The first portion of this episode deals with the quasi-legal Kafkaesque nightmare that is directed arbitration. Basically, most corporations (and these days, universities) have a system in place to insure proper cause for dismissal. Such arbitration vaguely resembles a legal system but it is not actually a legal system. Lawyers can't help you there. Joon-cheol (played by Yesung) actually has a slight advantage compared to most in that. He at least had some idea ahead of time what the charges were going to be.
While it's not impossible for a person to prevail against such a system, "Awl" effectively establishes how these kinds of tribunals aren't designed to face up against any kind of challenge. Decisive evidence is dismissed on the grounds of credibility. Notably, the explicit assumption is that people who wear suits are less likely to tell lies than people who do not wear suits. As obviously absurd as this assumption sounds after the last several years of financial scandals it's still considered de rigueur.
What makes these systems so perverse is that there's always this assumption of equal treatment even though there aren't any guarantees. Kangaroo courts simply neglect to charge the people they like. Yet for all this capitalist culture as a whole insists that the playing field is level. Go-sin's cartoon explanation well illustrates the absurdity of this kind of reasoning when applied to anything except financial success.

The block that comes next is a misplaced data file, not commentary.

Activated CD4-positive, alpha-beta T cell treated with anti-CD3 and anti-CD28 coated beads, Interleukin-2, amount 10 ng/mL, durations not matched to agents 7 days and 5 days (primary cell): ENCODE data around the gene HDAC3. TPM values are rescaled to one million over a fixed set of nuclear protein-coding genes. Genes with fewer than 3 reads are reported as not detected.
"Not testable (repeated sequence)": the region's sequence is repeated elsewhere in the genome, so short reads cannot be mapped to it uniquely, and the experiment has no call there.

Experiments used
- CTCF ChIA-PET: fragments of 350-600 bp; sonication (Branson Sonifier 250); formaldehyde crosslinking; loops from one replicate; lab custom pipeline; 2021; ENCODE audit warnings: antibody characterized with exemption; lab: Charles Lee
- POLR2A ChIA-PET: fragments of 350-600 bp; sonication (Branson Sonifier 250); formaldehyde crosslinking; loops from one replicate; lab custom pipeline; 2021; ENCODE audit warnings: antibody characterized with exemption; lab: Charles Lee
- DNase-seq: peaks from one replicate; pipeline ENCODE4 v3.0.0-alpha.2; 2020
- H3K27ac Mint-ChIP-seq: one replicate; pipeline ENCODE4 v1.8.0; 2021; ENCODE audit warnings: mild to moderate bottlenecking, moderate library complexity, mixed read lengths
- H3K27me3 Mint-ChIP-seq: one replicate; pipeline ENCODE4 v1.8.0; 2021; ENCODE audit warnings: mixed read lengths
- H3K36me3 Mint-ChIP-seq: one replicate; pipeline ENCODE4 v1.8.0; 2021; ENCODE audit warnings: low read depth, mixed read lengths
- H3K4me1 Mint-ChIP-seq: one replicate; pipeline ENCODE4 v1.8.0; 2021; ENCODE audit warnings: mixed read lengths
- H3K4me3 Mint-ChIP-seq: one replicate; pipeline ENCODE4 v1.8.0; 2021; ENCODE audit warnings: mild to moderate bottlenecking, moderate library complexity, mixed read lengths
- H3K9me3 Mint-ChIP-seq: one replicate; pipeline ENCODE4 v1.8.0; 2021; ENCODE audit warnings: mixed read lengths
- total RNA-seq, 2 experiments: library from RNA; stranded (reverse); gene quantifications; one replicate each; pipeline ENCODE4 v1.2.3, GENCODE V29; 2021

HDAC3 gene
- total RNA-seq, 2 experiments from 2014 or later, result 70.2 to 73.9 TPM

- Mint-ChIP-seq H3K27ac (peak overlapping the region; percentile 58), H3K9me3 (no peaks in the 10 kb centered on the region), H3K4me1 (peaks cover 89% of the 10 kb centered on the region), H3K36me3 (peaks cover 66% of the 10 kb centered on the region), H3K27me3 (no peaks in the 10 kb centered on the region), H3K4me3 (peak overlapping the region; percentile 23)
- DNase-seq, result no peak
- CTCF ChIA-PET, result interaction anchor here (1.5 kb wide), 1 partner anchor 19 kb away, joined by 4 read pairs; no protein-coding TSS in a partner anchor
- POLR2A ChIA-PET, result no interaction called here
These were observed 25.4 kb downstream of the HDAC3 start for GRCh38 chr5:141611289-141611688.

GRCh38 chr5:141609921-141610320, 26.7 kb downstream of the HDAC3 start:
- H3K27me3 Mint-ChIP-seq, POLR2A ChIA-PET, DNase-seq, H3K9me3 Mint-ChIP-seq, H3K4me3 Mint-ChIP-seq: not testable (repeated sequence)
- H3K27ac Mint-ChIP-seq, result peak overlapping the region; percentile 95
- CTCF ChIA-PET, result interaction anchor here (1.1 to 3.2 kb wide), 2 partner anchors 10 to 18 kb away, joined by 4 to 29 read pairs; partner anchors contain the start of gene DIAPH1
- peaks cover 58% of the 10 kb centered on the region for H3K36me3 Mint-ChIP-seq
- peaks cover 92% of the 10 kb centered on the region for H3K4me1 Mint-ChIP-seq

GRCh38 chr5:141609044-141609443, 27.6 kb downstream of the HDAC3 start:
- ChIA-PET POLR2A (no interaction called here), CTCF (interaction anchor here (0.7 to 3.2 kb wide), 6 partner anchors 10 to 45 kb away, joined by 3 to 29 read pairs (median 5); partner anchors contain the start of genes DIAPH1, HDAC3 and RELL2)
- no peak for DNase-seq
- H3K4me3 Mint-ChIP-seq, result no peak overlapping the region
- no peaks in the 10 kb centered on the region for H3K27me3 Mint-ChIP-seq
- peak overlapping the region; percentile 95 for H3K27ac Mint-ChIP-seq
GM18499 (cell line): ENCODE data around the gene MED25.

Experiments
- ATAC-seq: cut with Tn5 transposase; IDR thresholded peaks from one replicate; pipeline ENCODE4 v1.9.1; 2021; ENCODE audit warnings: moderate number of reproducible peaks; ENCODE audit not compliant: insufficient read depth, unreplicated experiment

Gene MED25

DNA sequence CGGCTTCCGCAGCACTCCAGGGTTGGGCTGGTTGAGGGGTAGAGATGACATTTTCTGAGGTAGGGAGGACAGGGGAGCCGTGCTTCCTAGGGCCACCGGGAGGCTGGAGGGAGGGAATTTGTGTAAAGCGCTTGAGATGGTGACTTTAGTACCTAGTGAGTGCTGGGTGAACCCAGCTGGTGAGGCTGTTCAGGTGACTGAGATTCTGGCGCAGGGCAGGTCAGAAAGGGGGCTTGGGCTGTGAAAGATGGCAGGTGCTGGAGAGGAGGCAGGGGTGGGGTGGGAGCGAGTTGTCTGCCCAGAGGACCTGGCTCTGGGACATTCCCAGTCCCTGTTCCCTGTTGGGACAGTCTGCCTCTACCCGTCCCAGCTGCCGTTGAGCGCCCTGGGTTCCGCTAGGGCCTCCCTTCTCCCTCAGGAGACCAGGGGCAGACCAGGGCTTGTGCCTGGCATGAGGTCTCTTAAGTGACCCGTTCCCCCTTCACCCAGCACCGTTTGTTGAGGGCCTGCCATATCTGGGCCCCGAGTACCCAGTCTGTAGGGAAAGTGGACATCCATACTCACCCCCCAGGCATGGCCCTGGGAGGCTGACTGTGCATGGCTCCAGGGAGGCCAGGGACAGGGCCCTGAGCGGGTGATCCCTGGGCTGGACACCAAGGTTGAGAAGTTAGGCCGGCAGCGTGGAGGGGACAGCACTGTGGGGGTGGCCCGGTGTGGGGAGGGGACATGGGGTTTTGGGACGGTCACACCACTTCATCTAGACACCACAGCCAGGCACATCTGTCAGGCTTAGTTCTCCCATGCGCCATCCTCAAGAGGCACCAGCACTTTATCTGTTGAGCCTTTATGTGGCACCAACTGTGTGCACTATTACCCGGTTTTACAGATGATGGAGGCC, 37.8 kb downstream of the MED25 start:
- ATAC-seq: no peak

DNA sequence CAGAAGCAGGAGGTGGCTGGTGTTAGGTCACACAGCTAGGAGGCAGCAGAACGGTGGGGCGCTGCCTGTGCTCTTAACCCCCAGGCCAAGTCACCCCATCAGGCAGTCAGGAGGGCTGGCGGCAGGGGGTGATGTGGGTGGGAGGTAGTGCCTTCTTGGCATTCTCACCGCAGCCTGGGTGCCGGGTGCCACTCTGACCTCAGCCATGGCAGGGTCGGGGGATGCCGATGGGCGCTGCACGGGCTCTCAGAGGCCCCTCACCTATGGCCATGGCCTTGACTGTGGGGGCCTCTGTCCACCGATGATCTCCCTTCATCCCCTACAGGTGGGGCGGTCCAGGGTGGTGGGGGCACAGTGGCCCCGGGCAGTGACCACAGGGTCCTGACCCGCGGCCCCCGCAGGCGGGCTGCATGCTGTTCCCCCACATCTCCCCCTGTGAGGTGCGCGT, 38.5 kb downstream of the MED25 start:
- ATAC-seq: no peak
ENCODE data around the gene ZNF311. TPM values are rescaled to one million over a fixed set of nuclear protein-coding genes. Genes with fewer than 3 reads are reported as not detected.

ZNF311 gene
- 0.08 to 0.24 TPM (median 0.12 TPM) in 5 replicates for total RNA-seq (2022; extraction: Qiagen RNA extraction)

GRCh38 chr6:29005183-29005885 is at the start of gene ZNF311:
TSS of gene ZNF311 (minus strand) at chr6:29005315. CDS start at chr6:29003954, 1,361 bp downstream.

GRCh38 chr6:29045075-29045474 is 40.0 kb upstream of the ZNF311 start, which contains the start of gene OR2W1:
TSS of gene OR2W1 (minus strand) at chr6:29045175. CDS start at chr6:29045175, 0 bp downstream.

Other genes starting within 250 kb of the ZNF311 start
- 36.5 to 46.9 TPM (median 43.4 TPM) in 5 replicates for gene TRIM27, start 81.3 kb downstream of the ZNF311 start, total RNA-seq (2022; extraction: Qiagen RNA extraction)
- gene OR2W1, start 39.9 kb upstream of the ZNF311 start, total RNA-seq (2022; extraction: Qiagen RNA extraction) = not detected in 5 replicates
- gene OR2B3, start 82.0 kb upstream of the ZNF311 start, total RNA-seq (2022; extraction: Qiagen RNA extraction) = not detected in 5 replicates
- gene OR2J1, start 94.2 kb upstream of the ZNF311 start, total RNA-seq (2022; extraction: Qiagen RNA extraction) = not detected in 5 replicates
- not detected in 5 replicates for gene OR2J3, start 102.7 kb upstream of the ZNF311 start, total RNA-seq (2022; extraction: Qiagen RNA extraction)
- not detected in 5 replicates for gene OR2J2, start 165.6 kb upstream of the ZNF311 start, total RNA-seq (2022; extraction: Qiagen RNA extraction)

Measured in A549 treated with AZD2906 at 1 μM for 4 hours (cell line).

Which also segues into backstory. Yes, even though "Awl" actually manages to get through an entire hearing mostly interrupted, once that's over with the remainder of the episode goes into flashback mode explaining how one character got involved in the labor movement. What's more, we're also given a fairly essential hint that another character's backstory is quite a bit darker than has yet to be implied. None of this is a surprise, of course, given that, as the opening constantly reminds us, "Awl" is set in the summer of 2003.
That much is an obvious relic of "Awl"'s roots as a webtoon, and it's one of the stylistic choices that at times annoys me. Webtoons can get away with interrupting the plot for extended stretches just to do character backstory, but in drama form what we end up with is all the exciting stuff frontended, and then we get background information that's not obviously immediately relevant. But given that the union's main immediate goal is just to survive, careful continuous reflection is admittedly pretty important.
Review by William Schwartz
Staff writer. Has been writing articles for HanCinema since 2012, having lived in South Korea since 2011. Started out in Gyeongju, then to Daegu, then to Ansan, then to Yeongju, then to Seoul, lived on the road for HanCinema's travel diaries series in the summer of 2016, and is currently settled in Anyang. Has good tips for utilizing South Korea's public bus system. William Schwartz can be contacted via firstname.lastname@example.org.
"[HanCinema's Drama Review] "Awl" Episode 5"
by HanCinema is licensed under a Creative Commons Attribution-Share Alike 3.0 Unported License.
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